Pascal Header Translations

By: Charles Calvert

Abstract: This article is designed to explain the Borland specification for the generation of Pascal translations of C/C++ Header files.

Pascal Header Translation Specification

Version 1.01

This article is designed to explain the Borland specification for the generation of Pascal translations of C/C++ Header files. I've tailored the article for Project JEDI engineers who are hoping to create header translations that can be used by Borland on its web site or on the Delphi product CD itself.

This article is divided into two sections:

  • The first part describes why Delphi R&D developed this particular specification.
  • The second part lists a set of 8 rules of the road that must be followed if you want to conform to our specification.

The Pascal files discussed in this article are properly known as Interface units, but to avoid confusion with the COM interface type, I will usually refer to them simply as "header translations".

A further document will be presented later to outline the legal issues and obligations for all participants.

Understanding the Specification

When reading this article, you need to keep five things in mind:

  • You are aiming to perform a task commonly taken on by Delphi R&D. In particular, you are creating files that at least theoretically can be shipped as part of Delphi itself. As a result, you have to follow the protocols and conventions followed by the Delphi team. You may believe, or perhaps even in your heart of hearts be certain, that there are better rules or guidelines than the ones defined in this article. That is an interesting point of view, but it is not relevant to the current situation. In this case you simply must follow the conventions that all Borland engineers follow because you are producing files that will, at least potentially, be a small part of the Borland product line. To follow any other course of action will be to abandon any hope of having your header translations become a standard accepted by Borland.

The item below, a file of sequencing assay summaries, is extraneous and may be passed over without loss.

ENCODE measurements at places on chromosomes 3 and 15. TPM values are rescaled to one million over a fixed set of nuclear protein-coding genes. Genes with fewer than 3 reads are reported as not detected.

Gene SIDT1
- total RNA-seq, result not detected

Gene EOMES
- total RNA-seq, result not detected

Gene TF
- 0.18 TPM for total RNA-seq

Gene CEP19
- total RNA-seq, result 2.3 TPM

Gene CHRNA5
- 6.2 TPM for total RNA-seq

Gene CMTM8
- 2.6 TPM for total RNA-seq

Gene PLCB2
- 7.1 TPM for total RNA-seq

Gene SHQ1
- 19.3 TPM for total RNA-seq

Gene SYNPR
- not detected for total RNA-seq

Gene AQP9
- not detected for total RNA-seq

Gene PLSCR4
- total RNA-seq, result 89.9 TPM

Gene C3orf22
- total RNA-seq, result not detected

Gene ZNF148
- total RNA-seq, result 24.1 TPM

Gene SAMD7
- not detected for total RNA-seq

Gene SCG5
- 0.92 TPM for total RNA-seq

• The header translations you create must be compatible with C/C++ Builder. In particular, C++ Builder will potentially be used to convert your header translations back into C/C++, producing an .hpp file for use in C++Builder projects. It turns out that it is a non-trivial task to convert a Pascal file into a C/C++ header file, particular if types already defined in C/C++ header files are redefined in a Pascal header translation. As a result, some very stringent guidelines have to be followed. One of the primary purposes of this article is to explain and define those guidelines.
  • Two tools provided by Borland, called wpar.exe and pp.exe, can aid in the creation of header translations. These tools will be discussed in more depth later in this article. When creating header translation files, you may decide to use a header translation utility. These tools are a great start, but you will have to go through your files manually in order to bring them into conformity with Borland's standards. Here is a link to one such tool called HeaderConvert. If you would like other tools of this sort to be listed here, send mail to Borland JEDI support.
  • Submitters are responsible for verifying that what they submit is valid and correct. We may not have the resources to check up on everything that is submitted. We'll do code examinations and spot checks to determine accept/reject status, but that's all we can commit to. It's in a submitter's best interest to make sure their submissions are clean. A rash of bug reports against a particular submitter's works will radically lower the likelihood of our accepting further works from that submitter.